A man jailed for assaulting his girlfriend has been handed an order which means he has to inform police when he has a new sexual partner in a bid to protect potential future victims.
On Thursday, 12 April, detectives from Hackney secured a Criminal Behaviour Order (CBO) at Wood Green Crown Court against Dean Purcell, 35 (29.04.82) who is serving a 12-month sentence for actual bodily harm and two counts of battery.
HHJ Noel Lucas QC ordered that for the next seven years, Purcell must, within 72 hours of the third occasion on which he has any sexual activity with a woman, provide to the police sufficient details to permit them to make immediate contact with the woman in question.
It is believed that this is only the fourth CBO to be handed out in England and Wales in a domestic violence case - the first and second were also secured by detectives in Hackney last year.
Purcell and the victim, aged in her 30s, had recently resumed their relationship after breaking-up in July 2017. They moved into a flat in Hackney and Purcell was attending domestic violence meetings.
However, shortly after moving in together, Purcell started to assault the victim, initially by name calling and slapping and he became extremely controlling over her.
On 14 November 2017, just after midnight, Purcell and the victim were driving home when an argument broke out, which resulted in Purcell pulling the victim’s hair and biting her right ear.
A little later, they went to bed but after five minutes, Purcell started accusing the victim of having sex with other men. He then pounced on her and covered her mouth and nose with both his hands.
After the assault, they went to sleep and woke-up at about 09:00hrs. Purcell then started to accuse the victim again of being unfaithful. He went into the kitchen, brought back a handful of tablets, put them in his mouth and threatened to take an overdose unless the victim told the truth.
The victim re-assured Purcell and he spat the tablets out. He then went back to the kitchen, picked up a knife and said he would kill her and them himself unless she told him the truth. The victim once again re-assured Purcell and he put the knife back.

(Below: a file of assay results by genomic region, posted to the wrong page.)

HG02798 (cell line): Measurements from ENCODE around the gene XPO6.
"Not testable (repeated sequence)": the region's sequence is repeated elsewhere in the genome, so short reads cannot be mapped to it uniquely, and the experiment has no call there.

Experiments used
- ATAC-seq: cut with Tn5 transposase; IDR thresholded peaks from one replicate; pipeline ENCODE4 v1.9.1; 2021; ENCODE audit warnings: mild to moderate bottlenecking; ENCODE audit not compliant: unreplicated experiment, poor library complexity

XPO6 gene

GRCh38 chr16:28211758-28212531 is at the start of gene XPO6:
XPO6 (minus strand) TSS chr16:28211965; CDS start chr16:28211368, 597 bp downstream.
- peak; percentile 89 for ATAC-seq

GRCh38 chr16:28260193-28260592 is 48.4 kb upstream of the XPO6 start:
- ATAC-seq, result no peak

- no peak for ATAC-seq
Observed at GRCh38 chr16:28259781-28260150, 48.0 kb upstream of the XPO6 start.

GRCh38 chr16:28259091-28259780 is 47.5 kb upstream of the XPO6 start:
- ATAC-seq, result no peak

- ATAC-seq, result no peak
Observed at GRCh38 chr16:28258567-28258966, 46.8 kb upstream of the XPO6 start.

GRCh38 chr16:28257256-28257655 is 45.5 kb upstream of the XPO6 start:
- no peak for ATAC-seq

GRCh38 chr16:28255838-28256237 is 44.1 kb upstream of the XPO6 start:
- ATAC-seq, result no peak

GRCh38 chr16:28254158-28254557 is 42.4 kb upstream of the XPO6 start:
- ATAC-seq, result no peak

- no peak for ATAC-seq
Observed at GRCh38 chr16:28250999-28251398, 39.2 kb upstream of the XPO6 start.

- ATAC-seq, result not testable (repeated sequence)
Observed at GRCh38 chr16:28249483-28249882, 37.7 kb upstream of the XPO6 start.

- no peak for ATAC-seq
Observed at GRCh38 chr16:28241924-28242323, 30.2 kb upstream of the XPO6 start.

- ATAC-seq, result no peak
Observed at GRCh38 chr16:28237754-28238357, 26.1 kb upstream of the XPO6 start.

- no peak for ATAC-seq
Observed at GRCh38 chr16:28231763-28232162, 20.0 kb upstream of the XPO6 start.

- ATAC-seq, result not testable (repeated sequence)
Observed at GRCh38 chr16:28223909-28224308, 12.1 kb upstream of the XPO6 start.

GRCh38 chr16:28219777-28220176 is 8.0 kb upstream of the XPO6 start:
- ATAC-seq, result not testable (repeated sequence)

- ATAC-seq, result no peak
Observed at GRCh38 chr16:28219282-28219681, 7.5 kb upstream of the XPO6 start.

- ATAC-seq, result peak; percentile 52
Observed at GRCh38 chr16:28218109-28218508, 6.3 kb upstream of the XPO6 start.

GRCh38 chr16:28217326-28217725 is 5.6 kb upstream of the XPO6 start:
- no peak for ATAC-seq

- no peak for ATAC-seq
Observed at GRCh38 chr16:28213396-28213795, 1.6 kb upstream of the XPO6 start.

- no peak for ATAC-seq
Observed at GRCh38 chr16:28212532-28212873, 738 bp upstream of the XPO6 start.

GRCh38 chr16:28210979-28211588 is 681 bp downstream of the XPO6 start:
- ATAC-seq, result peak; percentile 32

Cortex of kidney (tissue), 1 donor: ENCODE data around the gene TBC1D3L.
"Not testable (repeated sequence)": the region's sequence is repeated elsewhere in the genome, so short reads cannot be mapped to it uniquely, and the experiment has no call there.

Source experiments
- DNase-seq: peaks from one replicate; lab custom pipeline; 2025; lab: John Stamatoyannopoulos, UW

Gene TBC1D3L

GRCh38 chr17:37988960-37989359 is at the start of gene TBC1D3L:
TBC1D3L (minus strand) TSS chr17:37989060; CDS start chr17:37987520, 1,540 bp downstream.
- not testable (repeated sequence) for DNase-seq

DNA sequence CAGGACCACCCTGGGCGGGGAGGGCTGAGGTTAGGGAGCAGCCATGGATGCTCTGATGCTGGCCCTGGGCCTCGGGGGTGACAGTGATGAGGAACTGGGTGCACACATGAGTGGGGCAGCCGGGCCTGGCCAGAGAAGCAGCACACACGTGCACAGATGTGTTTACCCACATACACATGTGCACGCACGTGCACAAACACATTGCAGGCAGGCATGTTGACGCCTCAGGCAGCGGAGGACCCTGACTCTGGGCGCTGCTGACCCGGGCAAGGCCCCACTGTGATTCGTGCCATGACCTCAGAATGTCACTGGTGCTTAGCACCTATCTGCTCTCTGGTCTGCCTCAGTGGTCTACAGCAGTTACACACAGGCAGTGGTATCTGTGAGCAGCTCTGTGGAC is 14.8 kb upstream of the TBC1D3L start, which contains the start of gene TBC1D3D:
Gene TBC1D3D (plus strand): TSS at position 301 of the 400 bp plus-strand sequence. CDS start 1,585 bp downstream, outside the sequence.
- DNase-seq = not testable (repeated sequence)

The victim felt unable to leave because of his behaviour and past experiences of him: when she had asked to leave before, Purcell had threatened to stab her and then himself. He had also threatened the same whenever the victim wanted to call the police. By chance, a benefits welfare officer visited the address. The victim was too afraid of Purcell to tell them what had happened. The victim asked Purcell if she could take a bath to stay out of the way, Purcell took her phone from her.
While Purcell was distracted by the benefits welfare officer, the victim climbed out the bathroom window in her dressing gown, ran to their local shop and asked someone to call the police.
Purcell was arrested by officers that same day and was charged the next day, 15 November 2017.
On Thursday, 15 March, Purcell pleaded guilty at Wood Green Crown Court to actual bodily harm and two counts of battery. Charges of false imprisonment, threats to kill, and a third count of battery were left to lie on file.
He was sentenced on the same day to 12 months’ imprisonment. He was also handed a restraining order, to protect the victim from him.
The CBO he was handed on Thursday, 12 April will be in place for seven years, and was made under the Anti-social Behaviour, Crime and Policing Act 2014.
Detective Sergeant Ian Cleghorn, from Central East BCU Community Safety Unit, said: "I’m pleased we were able to secure the order in this case. We intend to use it to prevent Purcell from victimising others in the future. This order means that through Clare’s Law, we will be able to inform any of his future partners of this offending and take steps to protect them.
"Purcell’s victim was subjected to a horrendous ordeal by him. She has shown incredible bravery, not only by having the courage to escape him, but also in supporting the investigation. I hope Purcell being behind bars and thereafter subject to closer scrutiny will give her a measure of closure and reassurance.
"I hope this outcome encourages other victims of domestic abuse to have the courage to come forward and talk to us. It demonstrates that the Met takes domestic abuse very seriously."